RapidMiner, a big data analytics startup, has acquired Radoop

Cambridge-based predictive analytics company RapidMiner announced on Tuesday that it has acquired Radoop, an analytics company that optimizes the big data platform known as Hadoop. Prior to the move, RapidMiner already had an existing partnership with the company, incorporating Radoop’s enterprise-geared big data analytics products into RapidMiner’s suite of predictive analytics offerings. With the acquisition, more of Radoop’s Hadoop tools can be accessed by RapidMiner’s customers, building a larger presence in the Hadoop ecosystem for RapidMiner. The acquisition also brings partnerships with Hadoop platforms Cloudera and Hortonworks, and adds 20 new clients to RapidMiner’s customer base.

RapidMiner, a big data analytics startup, purchased former partner Radoop, giving it Hadoop processing and access to the Radoop team’s Hadoop expertise. They did not share the purchase price. RapidMiner enables customers to create a data-analytics workflow and grab data from a variety of sources without scripting using built-in connectors, then process that data to see patterns that might require action. It then offers a more detailed view to see possible solutions to issues that arise. For example, if it’s analyzing data from a CRM tool, says RapidMiner CEO Ingo Mierswa, it might learn from the data that the customer can expect a 30 percent churn rate in the next year, but it doesn’t stop there. He says it will then start analyzing each customer and predicting the likelihood it will churn to provide predictive actions at a detailed level. After RapidMiner completes the analysis, customers can send the results to a business intelligence package, or deliver results as part of the workflow design. Until purchasing Radoop, RapidMiner processed the data in-memory or executed directly in the database. With Radoop, customers now have the option of processing on a Hadoop cluster, so instead of being limited to a single machine, they can add multiple nodes, giving customers the ability to process much larger data sets than they could before (without using a partner product like Radoop).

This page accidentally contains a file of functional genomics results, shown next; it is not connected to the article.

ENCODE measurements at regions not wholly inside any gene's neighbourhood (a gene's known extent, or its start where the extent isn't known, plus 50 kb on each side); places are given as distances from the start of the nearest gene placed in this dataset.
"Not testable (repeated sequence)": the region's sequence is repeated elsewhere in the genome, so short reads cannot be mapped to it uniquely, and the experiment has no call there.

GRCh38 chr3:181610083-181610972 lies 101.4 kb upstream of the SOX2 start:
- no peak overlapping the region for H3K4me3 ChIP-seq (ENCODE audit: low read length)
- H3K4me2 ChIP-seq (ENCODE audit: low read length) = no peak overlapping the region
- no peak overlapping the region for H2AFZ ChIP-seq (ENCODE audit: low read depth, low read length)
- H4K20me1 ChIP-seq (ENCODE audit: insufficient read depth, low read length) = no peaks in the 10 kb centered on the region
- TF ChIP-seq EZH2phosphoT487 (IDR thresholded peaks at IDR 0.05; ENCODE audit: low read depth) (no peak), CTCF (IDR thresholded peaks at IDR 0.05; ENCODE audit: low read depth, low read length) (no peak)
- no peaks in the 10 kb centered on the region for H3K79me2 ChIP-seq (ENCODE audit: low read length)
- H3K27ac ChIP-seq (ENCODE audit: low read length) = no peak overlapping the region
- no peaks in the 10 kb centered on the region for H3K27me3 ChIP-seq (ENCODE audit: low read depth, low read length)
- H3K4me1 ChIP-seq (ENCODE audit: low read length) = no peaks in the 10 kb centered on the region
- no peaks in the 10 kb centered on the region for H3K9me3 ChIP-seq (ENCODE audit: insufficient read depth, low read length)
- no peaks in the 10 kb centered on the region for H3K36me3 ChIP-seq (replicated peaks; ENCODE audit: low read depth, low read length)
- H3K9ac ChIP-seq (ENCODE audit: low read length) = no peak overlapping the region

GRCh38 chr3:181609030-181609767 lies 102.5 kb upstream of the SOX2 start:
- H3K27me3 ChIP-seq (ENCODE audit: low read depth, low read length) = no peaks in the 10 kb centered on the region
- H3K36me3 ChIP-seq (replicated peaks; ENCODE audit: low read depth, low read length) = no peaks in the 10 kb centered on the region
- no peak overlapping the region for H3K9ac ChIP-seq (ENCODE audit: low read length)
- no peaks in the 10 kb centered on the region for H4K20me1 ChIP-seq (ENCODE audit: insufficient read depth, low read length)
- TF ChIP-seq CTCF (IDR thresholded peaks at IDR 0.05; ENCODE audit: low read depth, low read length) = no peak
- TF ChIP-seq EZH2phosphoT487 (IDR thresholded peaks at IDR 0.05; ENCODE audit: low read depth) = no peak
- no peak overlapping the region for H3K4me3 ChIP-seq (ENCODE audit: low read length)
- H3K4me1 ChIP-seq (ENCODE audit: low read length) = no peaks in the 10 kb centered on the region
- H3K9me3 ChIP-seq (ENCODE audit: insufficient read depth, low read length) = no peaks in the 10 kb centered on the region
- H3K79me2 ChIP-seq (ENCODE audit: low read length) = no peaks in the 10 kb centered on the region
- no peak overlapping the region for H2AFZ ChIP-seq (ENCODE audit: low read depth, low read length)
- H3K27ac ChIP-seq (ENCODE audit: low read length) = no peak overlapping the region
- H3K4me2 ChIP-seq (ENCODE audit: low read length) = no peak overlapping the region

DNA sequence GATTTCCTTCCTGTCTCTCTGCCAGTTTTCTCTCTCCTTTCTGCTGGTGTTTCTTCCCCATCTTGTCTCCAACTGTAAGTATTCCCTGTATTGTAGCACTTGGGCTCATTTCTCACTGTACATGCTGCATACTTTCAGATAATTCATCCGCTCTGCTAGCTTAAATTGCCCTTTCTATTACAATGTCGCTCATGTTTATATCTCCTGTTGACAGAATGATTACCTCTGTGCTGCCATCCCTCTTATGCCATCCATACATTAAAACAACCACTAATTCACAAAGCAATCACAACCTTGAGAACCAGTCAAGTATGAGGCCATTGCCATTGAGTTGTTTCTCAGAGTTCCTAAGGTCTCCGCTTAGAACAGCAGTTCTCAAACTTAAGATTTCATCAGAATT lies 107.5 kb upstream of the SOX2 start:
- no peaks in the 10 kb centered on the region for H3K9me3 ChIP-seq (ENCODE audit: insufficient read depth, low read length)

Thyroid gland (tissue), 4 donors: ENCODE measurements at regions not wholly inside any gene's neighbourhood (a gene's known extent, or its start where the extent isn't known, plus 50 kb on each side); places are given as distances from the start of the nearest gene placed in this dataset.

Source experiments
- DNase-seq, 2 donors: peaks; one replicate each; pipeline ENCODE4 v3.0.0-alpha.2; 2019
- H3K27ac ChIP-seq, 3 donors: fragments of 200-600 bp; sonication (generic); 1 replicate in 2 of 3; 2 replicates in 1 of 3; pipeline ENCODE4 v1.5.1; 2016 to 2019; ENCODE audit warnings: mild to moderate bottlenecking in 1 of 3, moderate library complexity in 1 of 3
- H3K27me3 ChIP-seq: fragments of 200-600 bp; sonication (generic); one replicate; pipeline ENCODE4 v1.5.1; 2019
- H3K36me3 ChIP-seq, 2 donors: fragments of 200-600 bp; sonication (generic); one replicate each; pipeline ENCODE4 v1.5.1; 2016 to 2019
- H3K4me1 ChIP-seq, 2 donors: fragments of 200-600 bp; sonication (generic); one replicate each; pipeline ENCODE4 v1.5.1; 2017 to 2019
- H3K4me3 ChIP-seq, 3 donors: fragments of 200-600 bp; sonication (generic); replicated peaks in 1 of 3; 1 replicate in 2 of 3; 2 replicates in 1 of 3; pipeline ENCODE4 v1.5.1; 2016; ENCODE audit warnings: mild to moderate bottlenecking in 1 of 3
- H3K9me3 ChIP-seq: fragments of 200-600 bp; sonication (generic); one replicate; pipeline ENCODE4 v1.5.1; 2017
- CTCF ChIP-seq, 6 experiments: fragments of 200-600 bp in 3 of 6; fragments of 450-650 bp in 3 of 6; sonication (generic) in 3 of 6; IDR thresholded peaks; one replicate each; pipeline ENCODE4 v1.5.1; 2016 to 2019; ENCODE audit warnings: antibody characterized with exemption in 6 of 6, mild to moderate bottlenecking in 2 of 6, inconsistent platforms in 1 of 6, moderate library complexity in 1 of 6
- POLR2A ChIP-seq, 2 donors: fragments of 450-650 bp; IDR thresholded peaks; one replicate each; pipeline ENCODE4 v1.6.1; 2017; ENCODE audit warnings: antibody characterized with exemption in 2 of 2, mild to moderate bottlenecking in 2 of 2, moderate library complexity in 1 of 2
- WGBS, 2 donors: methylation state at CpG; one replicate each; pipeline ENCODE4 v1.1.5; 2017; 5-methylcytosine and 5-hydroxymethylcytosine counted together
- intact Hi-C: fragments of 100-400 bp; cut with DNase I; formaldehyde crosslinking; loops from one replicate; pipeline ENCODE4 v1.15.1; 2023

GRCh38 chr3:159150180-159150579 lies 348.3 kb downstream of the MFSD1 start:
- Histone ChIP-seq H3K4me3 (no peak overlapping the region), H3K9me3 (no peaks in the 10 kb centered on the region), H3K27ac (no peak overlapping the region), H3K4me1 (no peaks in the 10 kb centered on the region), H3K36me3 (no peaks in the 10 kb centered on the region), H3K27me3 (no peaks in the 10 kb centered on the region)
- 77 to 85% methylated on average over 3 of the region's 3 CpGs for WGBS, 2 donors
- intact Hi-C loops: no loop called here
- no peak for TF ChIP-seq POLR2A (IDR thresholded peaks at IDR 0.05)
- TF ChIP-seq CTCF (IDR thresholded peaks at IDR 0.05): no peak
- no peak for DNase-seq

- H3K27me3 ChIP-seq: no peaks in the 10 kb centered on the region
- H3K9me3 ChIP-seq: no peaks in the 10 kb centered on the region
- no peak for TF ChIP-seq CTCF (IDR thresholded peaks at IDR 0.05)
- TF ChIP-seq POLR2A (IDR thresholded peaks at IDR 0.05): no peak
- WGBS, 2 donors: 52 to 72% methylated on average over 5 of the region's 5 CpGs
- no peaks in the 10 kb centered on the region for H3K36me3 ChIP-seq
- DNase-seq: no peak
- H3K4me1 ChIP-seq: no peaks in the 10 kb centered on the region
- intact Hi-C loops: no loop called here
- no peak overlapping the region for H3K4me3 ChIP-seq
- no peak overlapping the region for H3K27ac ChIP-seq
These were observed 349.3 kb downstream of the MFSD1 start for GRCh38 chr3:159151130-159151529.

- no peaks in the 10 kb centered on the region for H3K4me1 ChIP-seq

What do you think?

Avatar of Sal McCloskey

Written by Sal McCloskey

Sal McCloskey is a tech blogger in Los Angeles who (sadly) falls into the stereotype associated with nerds. Yes, he's a Star Trek fan and writes about it on Uberly. His glasses are thick and his allergies are thicker. Despite all that, he's (somehow) married to a beautiful woman and has 4 kids. Find him on Twitter or Facebook,

Leave a Reply

Your email address will not be published. Required fields are marked *

GIPHY App Key not set. Please check settings

Apple has settled its e-book price-fixing lawsuit out of court

Parallels has finally arrived on Android with Parallels Access